Written by: Ray Maota
Volkswagen South Africa (VWSA) has begun building a new press shop at its Uitenhage plant in the Eastern Cape. The project is set to cost R500-million (US$69-million) and will comply with the company’s green initiative. A press shop is a computer-controlled production line that makes body panels from steel sheets with extreme accuracy and consistency.
The Uitenhage plant manufactures the new Polo for all right-hand-drive world markets, the Cross Polo for all markets globally and the Polo Vivo for the local market. David Powels, VWSA’s MD, said: “The new press shop will be our most eco-friendly building yet, complementing many other water- and energy-saving initiatives already implemented throughout our plant. The objective is to comply with the Volkswagen brand´s ‘blue factory’ guidelines for environmentally friendly buildings.”
The press shop will begin operating by mid-2012 and will consist of an 8 429 square metre main production hall with a new, state-of-the-art six-stage Fagor press line. The construction process will include digging a 6.5m-deep pit and excavating 3 400 square metres of ground to ensure the press line is installed correctly.
Powels said: “The project will create 50 new construction crew jobs, while 13 staff and 170 construction crew members will be on-site at any given time.” The press shop will enhance VWSA’s competitiveness with its rival, Toyota South Africa, by maximising output of vehicles.
The parties involved in the construction are: BKS consulting engineers; IC-L GmbH pit design sub-consultants; Group Five Coastal, the main contractors; Esor-Franki Africa, the piling contractor and Scott Steel, which will be involved with structural fabrication.
VWSA prides itself in manufacturing environment-friendly vehicle parts, such as its diesel particulate filter, a fuel-system component, which removes carbon particles from spent fuel. This ensures that a diesel-powered vehicle doesn’t trail smoke from its exhaust.
The new press shop will be particularly eco-friendly in terms of design and the construction materials used. Powels said: “Some of the environmental characteristics of the new press shop will include roof and side cladding manufactured from recycled aluminium and factory board roof and side cladding insulation to assist with energy-efficiency. Natural light will be optimised by means of the extensive use of windows in the main hall, as well as ceiling window lighting in the offices and link canopy area to reduce the energy requirement for illuminating the structure. Where lights are to be utilised, they will be energy-efficient and will be connected to a light-management system. Finally, heat pumps will heat water for the showers and rainwater tanks will collect rainwater to be used for irrigation.”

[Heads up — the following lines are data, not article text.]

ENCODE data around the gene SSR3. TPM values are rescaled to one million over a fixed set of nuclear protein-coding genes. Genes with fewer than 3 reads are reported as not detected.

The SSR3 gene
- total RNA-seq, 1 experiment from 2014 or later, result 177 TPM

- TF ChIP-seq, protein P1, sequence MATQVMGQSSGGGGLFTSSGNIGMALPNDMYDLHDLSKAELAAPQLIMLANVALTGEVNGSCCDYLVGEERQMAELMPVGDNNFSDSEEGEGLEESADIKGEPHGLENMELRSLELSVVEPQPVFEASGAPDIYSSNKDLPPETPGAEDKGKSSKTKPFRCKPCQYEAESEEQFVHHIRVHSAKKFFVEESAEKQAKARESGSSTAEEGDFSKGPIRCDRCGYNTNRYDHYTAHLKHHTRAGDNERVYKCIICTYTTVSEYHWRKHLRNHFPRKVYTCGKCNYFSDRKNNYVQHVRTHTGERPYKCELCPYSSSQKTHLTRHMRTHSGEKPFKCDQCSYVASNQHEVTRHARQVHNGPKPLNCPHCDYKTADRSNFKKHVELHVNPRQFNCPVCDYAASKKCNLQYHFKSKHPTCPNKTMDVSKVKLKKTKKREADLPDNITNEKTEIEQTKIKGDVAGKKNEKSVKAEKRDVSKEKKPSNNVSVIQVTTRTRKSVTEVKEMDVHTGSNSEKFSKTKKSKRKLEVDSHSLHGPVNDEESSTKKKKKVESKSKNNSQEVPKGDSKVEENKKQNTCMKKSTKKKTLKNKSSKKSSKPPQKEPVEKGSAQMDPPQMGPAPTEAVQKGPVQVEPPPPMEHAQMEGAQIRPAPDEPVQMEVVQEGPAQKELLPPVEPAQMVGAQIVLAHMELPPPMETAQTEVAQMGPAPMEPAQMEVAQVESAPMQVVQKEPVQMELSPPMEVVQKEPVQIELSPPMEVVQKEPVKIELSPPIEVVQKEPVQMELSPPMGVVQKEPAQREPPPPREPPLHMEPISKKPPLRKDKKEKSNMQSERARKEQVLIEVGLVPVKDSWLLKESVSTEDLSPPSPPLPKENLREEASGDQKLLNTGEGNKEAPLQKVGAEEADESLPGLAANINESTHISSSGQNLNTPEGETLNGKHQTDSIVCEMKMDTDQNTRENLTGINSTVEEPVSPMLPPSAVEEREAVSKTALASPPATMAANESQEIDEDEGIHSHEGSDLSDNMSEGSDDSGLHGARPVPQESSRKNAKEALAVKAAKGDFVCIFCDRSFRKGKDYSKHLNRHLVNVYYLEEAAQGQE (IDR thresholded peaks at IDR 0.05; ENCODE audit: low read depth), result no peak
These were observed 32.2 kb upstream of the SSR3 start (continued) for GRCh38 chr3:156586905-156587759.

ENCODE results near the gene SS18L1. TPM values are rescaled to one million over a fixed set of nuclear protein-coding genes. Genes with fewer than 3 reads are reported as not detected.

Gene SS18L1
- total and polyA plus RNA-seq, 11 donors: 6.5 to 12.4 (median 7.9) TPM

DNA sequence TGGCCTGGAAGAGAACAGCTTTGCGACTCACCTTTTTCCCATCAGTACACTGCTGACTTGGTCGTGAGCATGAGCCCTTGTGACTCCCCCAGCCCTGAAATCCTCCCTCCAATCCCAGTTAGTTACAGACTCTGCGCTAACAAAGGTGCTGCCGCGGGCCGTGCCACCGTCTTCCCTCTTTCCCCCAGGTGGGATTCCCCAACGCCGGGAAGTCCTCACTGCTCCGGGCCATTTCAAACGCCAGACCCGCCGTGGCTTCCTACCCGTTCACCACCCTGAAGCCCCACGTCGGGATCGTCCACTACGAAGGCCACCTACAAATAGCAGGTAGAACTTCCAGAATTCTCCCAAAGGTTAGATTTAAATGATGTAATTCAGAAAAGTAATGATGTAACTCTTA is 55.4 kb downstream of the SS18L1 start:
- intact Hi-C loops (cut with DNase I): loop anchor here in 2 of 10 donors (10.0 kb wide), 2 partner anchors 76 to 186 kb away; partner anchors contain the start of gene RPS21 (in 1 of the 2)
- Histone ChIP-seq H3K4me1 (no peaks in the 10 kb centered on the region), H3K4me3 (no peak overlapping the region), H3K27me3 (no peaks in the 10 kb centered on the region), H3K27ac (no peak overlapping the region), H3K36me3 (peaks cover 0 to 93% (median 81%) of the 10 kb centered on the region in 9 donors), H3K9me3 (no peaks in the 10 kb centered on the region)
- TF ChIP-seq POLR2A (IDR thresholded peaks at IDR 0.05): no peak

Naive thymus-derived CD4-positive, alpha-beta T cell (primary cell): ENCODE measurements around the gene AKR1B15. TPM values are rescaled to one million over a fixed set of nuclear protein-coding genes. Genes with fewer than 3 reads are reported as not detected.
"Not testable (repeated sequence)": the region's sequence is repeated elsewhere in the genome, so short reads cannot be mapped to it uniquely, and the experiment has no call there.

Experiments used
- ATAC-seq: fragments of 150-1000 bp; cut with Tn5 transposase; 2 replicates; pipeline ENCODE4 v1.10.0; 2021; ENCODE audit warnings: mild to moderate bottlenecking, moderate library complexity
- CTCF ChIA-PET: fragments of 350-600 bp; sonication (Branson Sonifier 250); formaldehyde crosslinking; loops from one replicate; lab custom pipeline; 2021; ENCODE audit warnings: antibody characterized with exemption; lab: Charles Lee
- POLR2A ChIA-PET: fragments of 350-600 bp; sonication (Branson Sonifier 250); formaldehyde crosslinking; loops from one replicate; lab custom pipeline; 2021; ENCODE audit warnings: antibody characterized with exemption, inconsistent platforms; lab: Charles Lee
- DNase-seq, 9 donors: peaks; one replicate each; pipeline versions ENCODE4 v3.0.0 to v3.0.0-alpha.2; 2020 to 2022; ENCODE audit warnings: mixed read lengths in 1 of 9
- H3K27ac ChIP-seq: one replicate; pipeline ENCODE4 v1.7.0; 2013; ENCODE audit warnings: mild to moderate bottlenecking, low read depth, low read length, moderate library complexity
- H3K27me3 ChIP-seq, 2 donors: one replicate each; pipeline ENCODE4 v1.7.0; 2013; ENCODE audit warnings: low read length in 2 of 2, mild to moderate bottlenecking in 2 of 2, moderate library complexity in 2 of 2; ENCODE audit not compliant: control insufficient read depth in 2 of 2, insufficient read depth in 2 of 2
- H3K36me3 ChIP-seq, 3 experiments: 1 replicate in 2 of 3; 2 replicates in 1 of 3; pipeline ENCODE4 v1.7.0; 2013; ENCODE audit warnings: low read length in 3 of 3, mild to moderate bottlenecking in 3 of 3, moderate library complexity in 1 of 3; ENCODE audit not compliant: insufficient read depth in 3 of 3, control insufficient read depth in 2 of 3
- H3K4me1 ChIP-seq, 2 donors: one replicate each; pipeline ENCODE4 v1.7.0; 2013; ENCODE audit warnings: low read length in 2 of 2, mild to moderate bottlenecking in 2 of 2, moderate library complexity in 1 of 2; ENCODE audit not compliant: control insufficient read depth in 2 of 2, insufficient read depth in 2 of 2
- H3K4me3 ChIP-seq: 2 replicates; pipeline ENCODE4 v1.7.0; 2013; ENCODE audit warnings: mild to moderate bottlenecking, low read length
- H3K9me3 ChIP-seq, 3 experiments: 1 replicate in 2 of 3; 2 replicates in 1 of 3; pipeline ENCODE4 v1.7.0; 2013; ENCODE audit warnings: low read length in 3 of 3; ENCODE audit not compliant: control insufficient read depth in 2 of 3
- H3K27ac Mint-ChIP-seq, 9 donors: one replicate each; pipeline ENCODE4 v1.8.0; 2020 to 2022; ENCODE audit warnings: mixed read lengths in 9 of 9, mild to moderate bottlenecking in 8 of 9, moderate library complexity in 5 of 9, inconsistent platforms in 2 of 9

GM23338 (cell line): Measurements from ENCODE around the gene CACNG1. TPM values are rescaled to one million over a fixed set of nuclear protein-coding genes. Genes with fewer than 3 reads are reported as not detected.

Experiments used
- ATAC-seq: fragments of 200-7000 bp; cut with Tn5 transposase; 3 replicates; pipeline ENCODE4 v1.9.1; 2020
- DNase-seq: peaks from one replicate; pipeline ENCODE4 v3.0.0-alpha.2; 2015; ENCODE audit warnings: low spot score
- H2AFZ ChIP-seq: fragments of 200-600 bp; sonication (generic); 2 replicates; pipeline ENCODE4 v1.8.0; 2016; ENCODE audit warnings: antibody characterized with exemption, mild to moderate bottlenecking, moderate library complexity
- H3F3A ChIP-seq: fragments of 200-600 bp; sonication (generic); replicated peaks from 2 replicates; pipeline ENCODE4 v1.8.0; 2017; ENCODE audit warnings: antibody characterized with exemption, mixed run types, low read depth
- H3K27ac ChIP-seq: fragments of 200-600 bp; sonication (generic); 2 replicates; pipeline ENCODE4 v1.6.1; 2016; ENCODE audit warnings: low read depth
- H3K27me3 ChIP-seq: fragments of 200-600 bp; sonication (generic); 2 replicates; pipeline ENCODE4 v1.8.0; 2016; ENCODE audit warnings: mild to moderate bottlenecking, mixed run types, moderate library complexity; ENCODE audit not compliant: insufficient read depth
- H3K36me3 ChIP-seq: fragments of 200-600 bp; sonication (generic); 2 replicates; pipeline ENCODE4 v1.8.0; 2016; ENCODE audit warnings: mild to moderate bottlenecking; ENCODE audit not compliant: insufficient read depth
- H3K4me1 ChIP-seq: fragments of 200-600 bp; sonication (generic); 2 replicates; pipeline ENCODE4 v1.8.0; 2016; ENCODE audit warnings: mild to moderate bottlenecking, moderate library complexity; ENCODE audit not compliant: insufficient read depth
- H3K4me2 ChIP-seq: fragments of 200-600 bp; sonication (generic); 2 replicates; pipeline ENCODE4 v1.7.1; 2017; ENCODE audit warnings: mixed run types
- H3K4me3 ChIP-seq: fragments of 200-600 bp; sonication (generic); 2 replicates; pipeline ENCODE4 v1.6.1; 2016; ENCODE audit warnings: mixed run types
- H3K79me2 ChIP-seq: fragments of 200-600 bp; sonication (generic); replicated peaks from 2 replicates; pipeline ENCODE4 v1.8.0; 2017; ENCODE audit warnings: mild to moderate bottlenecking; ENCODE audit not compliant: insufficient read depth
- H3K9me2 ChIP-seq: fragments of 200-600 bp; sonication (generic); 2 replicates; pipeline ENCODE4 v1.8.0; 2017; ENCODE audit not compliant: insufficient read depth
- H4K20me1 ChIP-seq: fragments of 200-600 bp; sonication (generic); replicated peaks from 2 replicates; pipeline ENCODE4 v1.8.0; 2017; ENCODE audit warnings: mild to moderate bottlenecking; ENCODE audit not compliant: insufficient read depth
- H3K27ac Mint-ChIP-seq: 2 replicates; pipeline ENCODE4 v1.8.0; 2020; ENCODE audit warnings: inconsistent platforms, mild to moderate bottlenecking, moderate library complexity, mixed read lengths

Investing in South Africa
The vehicle manufacturer has invested R5-billion ($694-million) in South Africa over the past five years, which includes the R500-million ($69-million) being used to construct the press shop.
Over the past eight months VWSA has also built a parts distribution centre in Centurion, Gauteng, to the tune of R230-million ($32-million) and a R60-million ($8-million) dealer training academy on the site adjoining the new distribution centre.
The car manufacturer has made significant investments in its Uitenhage plant as well, including R780-million ($108-million) for its body shop automation; R400-million ($55-million) for its engine plant; R400-million ($55-million) for its final assembly plant and R100-million ($13-million) on renovating logistics facilities, among others.
Speaking at the launch of the parts distribution centre in June 2010, VWSA’s CEO Professor Martin Winterkorn said: “We want to make Volkswagen the world’s leading automaker in economic and ecological terms by 2018 and the Uitenhage plant plays an important role in this context.”
As part of its social outreach programme, VWSA sets aside R1-million ($138 000) annually to fight HIV/Aids in the country. It also sponsors Premier Soccer League club Moroka Swallows as part of its contribution to football.
The liveeco team